The story follows familiar lines, but don’t let that simplicity fool you. It’s a story of three people, Roy, Celestial, and Andre. Roy and Celestial are married and living in Atlanta. Andre and Celestial grew up as next-door neighbors and are often described as siblings. At college, Andre and Roy were close friends, and Andre was the one who introduced Roy and Celestial.
After eighteen months of marriage, Roy and Celestial are visiting Roy’s family in Louisiana when Roy is arrested and convicted of raping a woman at the hotel where he and Celestial are staying. He’s sentenced to twelve years in prison. He didn’t commit the crime. Roy’s crime was being a black man in racist America and being a convenient target for a corrupt prosecutor.
The novel tells the story of the following years for these three characters, in alternating sections in their own voices, and through their letters.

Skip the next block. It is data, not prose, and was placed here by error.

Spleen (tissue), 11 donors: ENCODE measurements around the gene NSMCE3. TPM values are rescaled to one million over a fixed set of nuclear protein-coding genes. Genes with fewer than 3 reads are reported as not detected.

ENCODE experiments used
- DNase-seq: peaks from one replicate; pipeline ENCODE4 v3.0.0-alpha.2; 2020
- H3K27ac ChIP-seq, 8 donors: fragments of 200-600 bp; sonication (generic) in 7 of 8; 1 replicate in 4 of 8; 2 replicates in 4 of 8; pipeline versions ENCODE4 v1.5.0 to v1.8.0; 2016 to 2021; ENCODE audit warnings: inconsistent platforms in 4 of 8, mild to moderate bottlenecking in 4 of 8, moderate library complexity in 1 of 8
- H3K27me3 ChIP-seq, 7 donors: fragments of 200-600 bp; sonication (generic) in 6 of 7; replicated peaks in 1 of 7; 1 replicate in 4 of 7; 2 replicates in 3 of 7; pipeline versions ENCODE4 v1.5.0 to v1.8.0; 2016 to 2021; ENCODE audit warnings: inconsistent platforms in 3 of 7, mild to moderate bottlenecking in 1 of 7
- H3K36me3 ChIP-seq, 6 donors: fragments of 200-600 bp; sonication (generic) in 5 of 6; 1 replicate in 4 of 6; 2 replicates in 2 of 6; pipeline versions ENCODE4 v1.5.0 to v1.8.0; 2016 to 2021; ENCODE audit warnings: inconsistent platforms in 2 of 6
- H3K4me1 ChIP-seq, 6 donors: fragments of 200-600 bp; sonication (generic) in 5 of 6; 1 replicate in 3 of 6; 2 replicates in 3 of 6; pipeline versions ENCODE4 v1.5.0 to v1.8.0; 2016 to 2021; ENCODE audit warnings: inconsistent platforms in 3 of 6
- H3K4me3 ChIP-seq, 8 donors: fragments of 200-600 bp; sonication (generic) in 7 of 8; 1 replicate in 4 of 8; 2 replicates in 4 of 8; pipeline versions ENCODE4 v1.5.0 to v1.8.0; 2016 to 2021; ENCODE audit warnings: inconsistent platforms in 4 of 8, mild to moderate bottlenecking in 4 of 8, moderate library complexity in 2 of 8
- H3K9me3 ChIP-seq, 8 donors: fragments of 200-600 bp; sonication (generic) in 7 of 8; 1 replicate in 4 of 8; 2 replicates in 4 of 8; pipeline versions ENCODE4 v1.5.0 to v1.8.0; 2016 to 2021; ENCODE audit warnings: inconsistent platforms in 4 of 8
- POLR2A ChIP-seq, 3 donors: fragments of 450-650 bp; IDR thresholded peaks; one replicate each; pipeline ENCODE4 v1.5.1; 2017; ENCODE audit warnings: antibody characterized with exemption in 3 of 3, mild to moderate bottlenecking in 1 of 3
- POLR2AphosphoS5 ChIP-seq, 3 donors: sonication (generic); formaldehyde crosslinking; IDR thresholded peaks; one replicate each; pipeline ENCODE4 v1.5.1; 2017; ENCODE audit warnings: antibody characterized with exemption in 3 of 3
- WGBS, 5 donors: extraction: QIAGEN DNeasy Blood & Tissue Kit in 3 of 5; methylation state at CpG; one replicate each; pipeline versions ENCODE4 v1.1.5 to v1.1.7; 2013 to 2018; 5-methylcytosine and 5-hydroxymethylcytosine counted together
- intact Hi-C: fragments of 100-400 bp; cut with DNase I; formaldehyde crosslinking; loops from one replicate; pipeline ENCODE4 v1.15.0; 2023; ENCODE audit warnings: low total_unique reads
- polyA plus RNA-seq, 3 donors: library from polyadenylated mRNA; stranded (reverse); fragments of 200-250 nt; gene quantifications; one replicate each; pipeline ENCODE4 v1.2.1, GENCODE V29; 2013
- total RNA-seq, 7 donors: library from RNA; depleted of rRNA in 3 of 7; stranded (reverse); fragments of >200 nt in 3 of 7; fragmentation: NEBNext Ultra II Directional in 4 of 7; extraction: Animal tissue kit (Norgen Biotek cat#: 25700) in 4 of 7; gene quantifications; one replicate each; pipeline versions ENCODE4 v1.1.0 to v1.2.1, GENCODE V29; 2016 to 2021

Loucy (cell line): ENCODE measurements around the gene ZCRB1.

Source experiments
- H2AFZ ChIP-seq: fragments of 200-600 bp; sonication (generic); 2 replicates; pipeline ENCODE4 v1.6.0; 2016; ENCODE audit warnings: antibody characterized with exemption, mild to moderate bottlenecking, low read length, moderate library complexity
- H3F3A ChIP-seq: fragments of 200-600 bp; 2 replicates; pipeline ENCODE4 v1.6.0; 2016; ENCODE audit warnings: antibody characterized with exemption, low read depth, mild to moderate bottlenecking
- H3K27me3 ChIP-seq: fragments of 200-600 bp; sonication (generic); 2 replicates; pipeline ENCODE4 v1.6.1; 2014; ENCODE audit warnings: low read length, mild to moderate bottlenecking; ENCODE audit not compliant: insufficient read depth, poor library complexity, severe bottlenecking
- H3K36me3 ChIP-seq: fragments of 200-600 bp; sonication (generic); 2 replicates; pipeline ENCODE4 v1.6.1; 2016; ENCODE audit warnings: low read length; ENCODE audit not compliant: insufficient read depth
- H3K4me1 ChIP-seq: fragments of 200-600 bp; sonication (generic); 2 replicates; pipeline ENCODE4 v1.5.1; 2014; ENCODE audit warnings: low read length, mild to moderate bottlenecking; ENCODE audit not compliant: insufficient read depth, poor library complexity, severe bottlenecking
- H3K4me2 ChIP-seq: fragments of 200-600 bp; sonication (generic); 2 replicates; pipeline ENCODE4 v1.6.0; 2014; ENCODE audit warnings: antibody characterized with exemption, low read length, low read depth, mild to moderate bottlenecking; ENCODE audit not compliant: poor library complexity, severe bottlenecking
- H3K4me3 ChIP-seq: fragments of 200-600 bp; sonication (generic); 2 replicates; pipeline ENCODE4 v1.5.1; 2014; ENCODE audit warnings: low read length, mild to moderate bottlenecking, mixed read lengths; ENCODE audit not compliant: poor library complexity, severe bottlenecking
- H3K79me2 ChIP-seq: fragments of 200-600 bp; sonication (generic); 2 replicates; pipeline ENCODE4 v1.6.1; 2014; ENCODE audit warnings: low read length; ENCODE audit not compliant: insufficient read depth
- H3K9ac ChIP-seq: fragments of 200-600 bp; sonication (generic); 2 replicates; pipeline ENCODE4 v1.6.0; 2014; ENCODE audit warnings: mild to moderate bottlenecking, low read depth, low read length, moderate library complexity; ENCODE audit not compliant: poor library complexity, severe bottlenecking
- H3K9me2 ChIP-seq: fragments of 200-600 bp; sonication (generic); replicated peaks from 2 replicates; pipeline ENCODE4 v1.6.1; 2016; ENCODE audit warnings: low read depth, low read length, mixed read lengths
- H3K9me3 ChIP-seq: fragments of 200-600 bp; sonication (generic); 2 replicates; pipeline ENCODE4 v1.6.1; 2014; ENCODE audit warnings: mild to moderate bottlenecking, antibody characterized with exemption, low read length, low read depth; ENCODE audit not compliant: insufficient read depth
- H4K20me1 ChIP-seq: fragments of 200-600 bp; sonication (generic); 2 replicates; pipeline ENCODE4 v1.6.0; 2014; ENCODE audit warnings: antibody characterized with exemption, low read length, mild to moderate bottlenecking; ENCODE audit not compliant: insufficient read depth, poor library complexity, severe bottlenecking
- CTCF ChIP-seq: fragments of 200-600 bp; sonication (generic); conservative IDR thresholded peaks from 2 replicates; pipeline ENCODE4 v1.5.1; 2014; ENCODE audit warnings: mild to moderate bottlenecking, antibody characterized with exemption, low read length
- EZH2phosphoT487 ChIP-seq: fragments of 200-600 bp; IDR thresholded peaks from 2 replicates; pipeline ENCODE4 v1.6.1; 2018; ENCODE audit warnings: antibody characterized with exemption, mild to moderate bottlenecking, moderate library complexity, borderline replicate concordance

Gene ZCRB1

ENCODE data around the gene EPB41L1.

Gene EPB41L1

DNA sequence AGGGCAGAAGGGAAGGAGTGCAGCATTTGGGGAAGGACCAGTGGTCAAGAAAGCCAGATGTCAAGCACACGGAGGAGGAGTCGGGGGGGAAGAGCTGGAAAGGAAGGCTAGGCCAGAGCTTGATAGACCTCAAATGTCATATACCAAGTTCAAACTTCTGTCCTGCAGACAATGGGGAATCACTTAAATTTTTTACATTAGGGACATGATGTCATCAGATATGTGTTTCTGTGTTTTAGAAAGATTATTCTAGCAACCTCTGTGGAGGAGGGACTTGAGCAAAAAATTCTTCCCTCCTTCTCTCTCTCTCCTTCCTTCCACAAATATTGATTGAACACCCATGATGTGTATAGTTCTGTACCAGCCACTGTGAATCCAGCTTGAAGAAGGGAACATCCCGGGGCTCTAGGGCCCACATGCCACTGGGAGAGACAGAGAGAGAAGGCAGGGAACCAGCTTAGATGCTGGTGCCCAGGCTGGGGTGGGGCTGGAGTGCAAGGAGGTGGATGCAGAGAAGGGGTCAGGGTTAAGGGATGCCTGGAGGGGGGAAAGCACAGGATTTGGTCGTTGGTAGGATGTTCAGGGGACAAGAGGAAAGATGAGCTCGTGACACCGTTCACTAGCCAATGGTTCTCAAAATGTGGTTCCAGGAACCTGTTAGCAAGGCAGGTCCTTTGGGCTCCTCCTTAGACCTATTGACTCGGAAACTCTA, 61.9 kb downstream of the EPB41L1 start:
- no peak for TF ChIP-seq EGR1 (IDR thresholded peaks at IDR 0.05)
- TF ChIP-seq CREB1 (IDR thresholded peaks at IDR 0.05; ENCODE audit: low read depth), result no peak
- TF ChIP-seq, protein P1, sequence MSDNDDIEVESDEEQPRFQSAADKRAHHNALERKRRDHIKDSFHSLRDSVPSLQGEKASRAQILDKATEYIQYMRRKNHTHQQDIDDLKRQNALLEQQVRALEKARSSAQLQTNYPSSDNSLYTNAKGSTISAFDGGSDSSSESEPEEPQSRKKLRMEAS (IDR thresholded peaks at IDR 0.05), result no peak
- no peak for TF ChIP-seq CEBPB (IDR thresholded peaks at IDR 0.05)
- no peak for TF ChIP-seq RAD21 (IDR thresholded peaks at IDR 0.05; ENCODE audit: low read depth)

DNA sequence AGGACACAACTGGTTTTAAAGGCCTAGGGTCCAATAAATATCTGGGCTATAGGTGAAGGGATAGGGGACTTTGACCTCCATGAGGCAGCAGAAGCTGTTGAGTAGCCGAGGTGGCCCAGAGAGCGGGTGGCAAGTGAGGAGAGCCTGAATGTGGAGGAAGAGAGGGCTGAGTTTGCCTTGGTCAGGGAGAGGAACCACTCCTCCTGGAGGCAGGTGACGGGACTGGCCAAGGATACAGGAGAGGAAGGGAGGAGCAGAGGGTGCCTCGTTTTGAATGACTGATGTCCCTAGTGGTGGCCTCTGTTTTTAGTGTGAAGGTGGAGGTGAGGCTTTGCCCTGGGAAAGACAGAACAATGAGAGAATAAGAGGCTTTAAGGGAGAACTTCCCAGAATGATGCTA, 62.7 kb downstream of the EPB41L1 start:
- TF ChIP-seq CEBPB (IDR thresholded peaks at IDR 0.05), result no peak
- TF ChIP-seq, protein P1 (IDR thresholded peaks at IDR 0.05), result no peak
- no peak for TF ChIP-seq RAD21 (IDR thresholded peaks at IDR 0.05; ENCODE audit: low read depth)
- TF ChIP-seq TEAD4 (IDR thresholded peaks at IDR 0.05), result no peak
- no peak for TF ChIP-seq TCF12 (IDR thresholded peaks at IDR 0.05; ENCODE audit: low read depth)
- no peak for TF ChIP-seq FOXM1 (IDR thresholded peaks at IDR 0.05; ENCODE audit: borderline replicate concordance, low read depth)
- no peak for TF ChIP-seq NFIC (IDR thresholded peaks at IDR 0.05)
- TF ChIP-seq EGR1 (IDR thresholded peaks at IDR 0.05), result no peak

I think the aspect of this novel that I’m most impressed with is that Jones makes all three characters real. Throughout the novel, I both feel pity for, and judge, each of them at different times–just as I might real people. I’m impressed with that feeling of reality.
I won’t spoil anything that happens after the opening incident, arrest, and trial. But I found it compelling and read the whole book quite quickly. It’s definitely worth your time.
The one qualm I had is that the voices of the three characters seemed inconsistent to me, especially Roy’s. All three people are well educated, professional people. But at times, Jones has them speak far too often in clichés. I sense that some of that may be regional colloquialisms, but it was jarring to me from time to time.
A note to the publisher, Algonquin Books of Chapel Hill: someone dropped the ball on proofreading near the end of the novel. In the last fifty pages or so, there are an appalling number of typos.